Invalidity Benefit

The National Insurance in Norway provides for insured residents who have had their income permanently reduced due to illness or injury. To be eligible for this benefit, persons must have been insured for at least three years immediately before the onset of disability. For individuals who become disabled before the age of 26 years, the required insurance duration is one year prior to the disability. Another condition for entitlement is that the person is still a member of the National Insurance Scheme. Anyone who is not a member of the National Insurance Scheme receives disability benefits if he or she has at least 20 years of insurance coverage. The beneficiary should be between 18 and 67 years of age. A person's ability to perform income-generating work must be permanently reduced by at least 50% for him or her to be eligible for disability benefits. If an occupational injury causes the disability, it is sufficient that the earning capacity is permanently reduced by 30% to be eligible for benefits. The disability benefits are paid as 66% of the insured's average pensionable income in the best three of the last five years before the disability began. The minimum benefit is 2.28 times the base amount for persons living with their spouses (2.66 times if the disability started before the age of 26 years) and 2.48 times the base amount for others (2.91 if the disability began before the age of 26 years). The full benefit is paid to individuals who have had insurance coverage for at least 40 years. If the insurance period is shorter than 40 years, the unemployment benefit is reduced accordingly.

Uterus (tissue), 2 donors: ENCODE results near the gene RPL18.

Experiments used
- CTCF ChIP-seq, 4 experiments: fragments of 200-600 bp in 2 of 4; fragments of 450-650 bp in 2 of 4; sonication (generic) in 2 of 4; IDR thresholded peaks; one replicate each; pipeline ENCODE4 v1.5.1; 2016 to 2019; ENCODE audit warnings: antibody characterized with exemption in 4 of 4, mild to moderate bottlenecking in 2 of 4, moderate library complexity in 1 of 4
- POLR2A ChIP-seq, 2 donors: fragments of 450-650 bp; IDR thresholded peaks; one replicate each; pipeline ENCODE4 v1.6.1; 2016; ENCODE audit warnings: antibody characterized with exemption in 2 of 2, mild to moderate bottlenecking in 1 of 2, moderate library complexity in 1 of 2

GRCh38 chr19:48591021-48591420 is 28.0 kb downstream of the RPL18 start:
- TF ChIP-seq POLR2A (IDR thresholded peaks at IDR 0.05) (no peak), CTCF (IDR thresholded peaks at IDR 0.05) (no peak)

Taxation of Compensation and Benefits

Personal Income Tax

Norway imposes a tax on residents who are defined as: Persons who stay in Norway permanently Persons who stay in Norway for more than 183 days in a 12-month period Persons who stay in Norway for more than 270 days in a 36 month period Income is taxed at the state, country, and municipal levels. The income of married individuals is combined for tax purposes. The tax year runs from January 1 to December 31. Tax rates range from 1.7% to 17.6%.

Immigration

Types of Visas

Norway issues the following visas: Schengen visa for 3 months within a six-month period Humanitarian visa for 3 months Student visa (though a residence permit is required for study over 3 months duration) While citizens of many countries (such as the US, Canada, and Mexico) may travel to Norway without a visa, others must obtain a visa for entry.

Work Permit

Employees who wish to work in Norway are required to obtain a work permit. The following conditions must be met: The applicant must be over 18 years old. The salary and working conditions must be better than the minimum collective agreements or regulations for the industry. The applicant must be offered a full-time job. The applicant must not violate a quota determined by the Ministry of Labor. Foreign workers in fixed-term contracts receive a residence permit for up to six years. It forms the basis of permanent residence in Norway for skilled workers and is issued for two years to unskilled workers.